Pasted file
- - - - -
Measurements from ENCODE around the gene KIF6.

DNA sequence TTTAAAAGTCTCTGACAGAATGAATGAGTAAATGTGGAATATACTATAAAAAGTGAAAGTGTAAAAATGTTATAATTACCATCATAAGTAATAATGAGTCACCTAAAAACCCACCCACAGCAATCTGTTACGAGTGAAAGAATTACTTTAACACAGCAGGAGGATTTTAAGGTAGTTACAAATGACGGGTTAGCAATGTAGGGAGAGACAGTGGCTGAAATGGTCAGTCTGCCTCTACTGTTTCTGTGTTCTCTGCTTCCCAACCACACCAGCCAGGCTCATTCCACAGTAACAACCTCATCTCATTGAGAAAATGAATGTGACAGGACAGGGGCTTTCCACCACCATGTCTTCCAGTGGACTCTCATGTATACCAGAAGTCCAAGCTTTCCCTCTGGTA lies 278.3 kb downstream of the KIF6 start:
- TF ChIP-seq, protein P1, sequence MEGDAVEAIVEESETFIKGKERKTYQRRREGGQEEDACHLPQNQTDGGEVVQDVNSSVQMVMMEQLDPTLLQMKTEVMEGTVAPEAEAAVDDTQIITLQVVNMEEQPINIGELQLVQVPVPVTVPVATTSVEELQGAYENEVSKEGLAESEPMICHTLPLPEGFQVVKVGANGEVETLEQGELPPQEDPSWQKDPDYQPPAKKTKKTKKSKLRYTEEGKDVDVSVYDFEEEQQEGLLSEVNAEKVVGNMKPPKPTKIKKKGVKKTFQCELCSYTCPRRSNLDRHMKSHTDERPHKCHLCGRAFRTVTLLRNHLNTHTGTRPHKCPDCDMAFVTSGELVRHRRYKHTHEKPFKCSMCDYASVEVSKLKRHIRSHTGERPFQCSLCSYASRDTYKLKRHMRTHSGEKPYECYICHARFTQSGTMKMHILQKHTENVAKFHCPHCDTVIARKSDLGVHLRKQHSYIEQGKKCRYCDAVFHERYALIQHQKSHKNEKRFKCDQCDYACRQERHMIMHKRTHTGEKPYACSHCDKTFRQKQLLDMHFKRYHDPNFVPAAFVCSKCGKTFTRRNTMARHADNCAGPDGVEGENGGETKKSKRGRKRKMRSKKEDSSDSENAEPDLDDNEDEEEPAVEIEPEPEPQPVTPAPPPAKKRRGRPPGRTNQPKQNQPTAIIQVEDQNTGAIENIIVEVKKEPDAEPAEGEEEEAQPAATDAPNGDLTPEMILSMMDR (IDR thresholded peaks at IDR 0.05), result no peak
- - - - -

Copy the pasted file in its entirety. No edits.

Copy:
Measurements from ENCODE around the gene KIF6.

DNA sequence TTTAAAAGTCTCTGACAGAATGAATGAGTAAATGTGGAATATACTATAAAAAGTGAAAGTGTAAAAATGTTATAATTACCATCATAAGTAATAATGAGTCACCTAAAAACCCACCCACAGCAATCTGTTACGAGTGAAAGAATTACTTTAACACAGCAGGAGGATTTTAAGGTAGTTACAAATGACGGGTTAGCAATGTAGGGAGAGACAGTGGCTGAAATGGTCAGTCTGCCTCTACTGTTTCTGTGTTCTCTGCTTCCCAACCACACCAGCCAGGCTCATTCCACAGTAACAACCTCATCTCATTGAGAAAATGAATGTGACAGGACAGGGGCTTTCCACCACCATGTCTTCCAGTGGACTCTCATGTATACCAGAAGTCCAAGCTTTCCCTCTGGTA lies 278.3 kb downstream of the KIF6 start:
- TF ChIP-seq, protein P1, sequence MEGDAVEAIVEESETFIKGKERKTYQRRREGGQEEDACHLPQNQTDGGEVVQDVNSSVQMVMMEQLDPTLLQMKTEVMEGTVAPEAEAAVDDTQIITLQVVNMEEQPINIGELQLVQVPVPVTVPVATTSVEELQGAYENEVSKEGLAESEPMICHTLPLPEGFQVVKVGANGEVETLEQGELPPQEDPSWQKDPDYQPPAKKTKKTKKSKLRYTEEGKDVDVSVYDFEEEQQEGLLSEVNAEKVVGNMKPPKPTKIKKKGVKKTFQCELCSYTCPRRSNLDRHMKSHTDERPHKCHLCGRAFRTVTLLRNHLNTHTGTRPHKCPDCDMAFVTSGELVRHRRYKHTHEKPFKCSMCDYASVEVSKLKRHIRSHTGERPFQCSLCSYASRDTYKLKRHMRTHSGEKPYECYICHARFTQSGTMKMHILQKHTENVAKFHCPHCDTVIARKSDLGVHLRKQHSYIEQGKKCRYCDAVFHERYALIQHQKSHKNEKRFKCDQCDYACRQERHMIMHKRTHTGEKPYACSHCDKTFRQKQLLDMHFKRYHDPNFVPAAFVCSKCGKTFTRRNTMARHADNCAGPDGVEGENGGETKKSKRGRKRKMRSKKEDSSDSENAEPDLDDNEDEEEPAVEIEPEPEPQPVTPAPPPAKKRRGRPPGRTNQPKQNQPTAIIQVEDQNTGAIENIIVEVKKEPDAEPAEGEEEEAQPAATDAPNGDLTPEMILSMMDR (IDR thresholded peaks at IDR 0.05), result no peak